It goes without saying that eating healthy includes limiting your alcohol intake, as drinking too much or too regularly can lower mood and affect your sleep. Although tempting, if you’re feeling low or anxious it is not a good way to manage difficult feelings, as they have short lived effects which could lead to a longer-term problem as it may lead to addiction.

Get help if you're struggling

This is one of the most important ones. We’ve been through a pandemic and young people have been hit particularly hard – facing disruption to their education and employment and missing some major milestones. A good first port of a call could be your GP, or if you are at school or college, it may be worth speaking to the Pastoral team.

There are too many great resources and charities to list here but the NHS Every Mind Matters is a great resource, and Young Minds specialise in support for young people. The Mix also specialise in support for under 25’s and can offer online and telephone counselling and support.

If you, or a loved one need urgent mental health support, please call 111 and select the mental health option.

Do something you enjoy or try something new

Girl playing ukelele
Being absorbed in an activity can help distract your mind and help you beat stress. Tasks that are new to you or are repetitive or require concentration can be good as they focus your mind so can help you forget your worries and change your mood.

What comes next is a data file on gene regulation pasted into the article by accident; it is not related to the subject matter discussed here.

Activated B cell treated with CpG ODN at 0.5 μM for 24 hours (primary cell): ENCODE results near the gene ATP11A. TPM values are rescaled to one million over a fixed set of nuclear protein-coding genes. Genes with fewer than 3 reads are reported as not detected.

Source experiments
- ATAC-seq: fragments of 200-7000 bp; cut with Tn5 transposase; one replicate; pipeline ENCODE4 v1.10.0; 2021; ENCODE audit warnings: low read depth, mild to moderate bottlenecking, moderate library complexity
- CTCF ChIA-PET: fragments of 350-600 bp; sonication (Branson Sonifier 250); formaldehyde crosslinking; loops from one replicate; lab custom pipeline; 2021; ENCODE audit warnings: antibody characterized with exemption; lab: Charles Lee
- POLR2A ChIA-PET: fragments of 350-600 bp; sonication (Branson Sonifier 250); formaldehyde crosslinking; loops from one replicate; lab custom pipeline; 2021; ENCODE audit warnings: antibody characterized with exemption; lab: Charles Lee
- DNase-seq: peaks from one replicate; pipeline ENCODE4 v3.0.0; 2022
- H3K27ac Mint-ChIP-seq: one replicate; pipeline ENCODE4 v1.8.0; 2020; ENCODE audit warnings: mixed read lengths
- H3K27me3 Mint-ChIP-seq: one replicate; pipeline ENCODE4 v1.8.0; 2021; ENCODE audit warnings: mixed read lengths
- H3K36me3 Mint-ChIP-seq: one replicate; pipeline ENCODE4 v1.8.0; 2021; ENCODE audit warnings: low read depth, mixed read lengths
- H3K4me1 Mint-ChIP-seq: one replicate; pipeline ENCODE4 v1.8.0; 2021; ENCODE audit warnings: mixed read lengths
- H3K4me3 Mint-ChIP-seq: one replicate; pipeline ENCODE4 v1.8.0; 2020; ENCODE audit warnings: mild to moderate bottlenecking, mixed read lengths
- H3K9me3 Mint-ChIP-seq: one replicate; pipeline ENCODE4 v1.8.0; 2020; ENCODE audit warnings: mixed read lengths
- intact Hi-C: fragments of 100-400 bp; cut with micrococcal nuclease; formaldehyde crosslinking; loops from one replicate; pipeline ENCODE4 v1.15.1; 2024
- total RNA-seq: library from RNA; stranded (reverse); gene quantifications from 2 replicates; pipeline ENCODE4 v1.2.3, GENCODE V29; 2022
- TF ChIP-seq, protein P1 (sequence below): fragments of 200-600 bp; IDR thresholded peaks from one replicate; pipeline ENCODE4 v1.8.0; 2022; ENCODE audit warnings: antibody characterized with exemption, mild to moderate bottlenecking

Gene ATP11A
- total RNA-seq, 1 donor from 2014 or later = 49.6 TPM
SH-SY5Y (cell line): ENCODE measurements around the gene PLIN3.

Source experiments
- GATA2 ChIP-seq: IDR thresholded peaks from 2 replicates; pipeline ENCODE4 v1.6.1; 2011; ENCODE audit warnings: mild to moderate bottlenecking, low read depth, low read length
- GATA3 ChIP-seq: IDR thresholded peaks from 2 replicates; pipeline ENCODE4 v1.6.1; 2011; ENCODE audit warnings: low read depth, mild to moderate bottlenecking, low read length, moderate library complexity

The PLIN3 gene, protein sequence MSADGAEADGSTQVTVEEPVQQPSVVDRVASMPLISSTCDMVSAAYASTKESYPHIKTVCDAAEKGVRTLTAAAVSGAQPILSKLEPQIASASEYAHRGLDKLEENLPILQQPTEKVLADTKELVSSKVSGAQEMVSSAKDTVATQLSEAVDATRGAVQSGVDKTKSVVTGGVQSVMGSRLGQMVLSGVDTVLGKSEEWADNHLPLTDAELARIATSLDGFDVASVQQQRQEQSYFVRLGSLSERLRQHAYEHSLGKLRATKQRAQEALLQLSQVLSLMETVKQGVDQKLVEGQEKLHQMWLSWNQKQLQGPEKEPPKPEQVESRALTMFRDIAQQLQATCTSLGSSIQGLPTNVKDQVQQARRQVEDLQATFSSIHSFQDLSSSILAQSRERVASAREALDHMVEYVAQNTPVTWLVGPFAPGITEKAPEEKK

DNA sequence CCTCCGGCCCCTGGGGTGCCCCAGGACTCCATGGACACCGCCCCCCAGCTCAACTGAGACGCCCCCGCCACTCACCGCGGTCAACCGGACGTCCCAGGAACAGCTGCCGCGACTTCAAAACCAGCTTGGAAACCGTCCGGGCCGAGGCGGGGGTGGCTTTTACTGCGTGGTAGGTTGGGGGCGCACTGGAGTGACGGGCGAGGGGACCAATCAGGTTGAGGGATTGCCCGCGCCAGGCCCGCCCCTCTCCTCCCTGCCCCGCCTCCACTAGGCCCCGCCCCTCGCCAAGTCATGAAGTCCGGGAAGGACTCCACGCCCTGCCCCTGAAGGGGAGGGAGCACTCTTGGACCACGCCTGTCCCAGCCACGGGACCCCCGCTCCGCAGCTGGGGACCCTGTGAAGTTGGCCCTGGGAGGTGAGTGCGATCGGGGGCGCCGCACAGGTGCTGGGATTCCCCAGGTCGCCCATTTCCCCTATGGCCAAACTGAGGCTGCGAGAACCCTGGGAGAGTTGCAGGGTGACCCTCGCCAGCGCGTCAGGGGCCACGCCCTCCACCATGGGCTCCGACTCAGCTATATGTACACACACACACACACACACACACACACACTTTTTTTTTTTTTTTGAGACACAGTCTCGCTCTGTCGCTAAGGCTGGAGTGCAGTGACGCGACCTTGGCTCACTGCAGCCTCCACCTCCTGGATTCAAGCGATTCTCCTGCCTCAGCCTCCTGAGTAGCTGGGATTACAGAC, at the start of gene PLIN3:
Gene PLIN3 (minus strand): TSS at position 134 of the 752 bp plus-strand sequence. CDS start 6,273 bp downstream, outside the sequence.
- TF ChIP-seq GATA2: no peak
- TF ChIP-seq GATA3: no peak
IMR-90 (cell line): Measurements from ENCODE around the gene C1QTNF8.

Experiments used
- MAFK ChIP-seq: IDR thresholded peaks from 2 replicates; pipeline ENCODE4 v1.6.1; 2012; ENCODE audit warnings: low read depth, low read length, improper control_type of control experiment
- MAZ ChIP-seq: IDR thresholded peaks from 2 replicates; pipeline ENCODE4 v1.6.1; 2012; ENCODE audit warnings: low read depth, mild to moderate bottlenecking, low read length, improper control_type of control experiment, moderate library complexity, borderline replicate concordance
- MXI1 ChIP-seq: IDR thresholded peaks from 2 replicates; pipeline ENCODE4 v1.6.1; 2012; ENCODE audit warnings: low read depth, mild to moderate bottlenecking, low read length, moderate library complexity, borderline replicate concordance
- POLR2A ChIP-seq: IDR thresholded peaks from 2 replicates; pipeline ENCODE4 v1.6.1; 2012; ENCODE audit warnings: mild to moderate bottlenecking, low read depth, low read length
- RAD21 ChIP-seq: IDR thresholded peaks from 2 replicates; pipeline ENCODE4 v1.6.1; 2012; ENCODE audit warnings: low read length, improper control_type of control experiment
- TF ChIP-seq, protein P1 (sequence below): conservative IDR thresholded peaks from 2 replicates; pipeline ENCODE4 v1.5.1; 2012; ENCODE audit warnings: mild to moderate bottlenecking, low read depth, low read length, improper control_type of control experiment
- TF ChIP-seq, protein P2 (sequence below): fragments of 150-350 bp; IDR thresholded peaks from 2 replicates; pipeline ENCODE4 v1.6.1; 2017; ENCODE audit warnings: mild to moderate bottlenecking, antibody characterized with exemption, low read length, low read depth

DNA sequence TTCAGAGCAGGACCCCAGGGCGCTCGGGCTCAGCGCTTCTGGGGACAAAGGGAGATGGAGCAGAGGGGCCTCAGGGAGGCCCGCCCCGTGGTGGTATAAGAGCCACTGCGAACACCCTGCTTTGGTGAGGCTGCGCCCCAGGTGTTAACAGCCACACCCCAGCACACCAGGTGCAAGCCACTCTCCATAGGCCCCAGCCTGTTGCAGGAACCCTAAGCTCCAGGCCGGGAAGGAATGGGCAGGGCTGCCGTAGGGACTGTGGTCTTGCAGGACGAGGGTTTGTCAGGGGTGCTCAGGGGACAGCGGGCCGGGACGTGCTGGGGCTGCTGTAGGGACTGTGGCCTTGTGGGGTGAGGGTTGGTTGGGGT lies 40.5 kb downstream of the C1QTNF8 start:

All you need to do now is decide what to do – will it be sketching, a crossword, playing table tennis, learning the ukulele, or something entirely different?

Help others

Relationships with others are important in life – they help us feel part of something. Helping or caring for others can make us feel needed and valued, which boosts our self-esteem. Whist we don’t want to see others struggle or suffer, it can also help us feel grateful for positive aspects in our lives and to put our own problems into perspective.

Accept who you are

girl making a heart shape with her fingers
It is easy to compare ourselves to others and admire what others are good at or have achieved, but how often do you think about what makes you, you? We’re all different so it’s really important to accept and be happy with what makes you unique. Be proud of who you are – understand what you are good at and accept your weaknesses – and focus on what you do well. Feeling good about yourself boosts your confidence to try new things and make new connections.

Learn ways to handle tough times

Unfortunately, it is a sad fact of line that we’ll have to struggle with challenges along life’s journey – some big, and some small. Forcing ourselves to use some of the tools mentioned above, during challenges times where you may feel low or overwhelmed can help you boost your mood and cope better with the situation.